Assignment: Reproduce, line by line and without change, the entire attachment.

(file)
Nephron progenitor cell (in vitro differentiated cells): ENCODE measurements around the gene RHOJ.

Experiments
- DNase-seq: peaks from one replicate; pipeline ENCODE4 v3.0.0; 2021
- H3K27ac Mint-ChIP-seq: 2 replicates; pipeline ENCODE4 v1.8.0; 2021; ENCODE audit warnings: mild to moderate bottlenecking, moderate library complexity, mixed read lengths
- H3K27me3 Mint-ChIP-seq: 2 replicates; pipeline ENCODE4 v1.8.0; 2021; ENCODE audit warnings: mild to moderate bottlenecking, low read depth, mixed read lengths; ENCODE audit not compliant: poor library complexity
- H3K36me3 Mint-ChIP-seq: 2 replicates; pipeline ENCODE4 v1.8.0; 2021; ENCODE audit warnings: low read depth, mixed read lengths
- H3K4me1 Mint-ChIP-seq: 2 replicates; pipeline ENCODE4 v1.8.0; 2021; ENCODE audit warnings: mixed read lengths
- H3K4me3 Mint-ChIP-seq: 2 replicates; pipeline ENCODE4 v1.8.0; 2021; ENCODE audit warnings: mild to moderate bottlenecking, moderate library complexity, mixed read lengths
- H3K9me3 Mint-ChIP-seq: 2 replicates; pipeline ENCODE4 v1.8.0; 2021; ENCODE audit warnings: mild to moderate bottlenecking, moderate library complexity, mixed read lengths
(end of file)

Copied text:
Nephron progenitor cell (in vitro differentiated cells): ENCODE measurements around the gene RHOJ.

Experiments
- DNase-seq: peaks from one replicate; pipeline ENCODE4 v3.0.0; 2021
- H3K27ac Mint-ChIP-seq: 2 replicates; pipeline ENCODE4 v1.8.0; 2021; ENCODE audit warnings: mild to moderate bottlenecking, moderate library complexity, mixed read lengths
- H3K27me3 Mint-ChIP-seq: 2 replicates; pipeline ENCODE4 v1.8.0; 2021; ENCODE audit warnings: mild to moderate bottlenecking, low read depth, mixed read lengths; ENCODE audit not compliant: poor library complexity
- H3K36me3 Mint-ChIP-seq: 2 replicates; pipeline ENCODE4 v1.8.0; 2021; ENCODE audit warnings: low read depth, mixed read lengths
- H3K4me1 Mint-ChIP-seq: 2 replicates; pipeline ENCODE4 v1.8.0; 2021; ENCODE audit warnings: mixed read lengths
- H3K4me3 Mint-ChIP-seq: 2 replicates; pipeline ENCODE4 v1.8.0; 2021; ENCODE audit warnings: mild to moderate bottlenecking, moderate library complexity, mixed read lengths
- H3K9me3 Mint-ChIP-seq: 2 replicates; pipeline ENCODE4 v1.8.0; 2021; ENCODE audit warnings: mild to moderate bottlenecking, moderate library complexity, mixed read lengths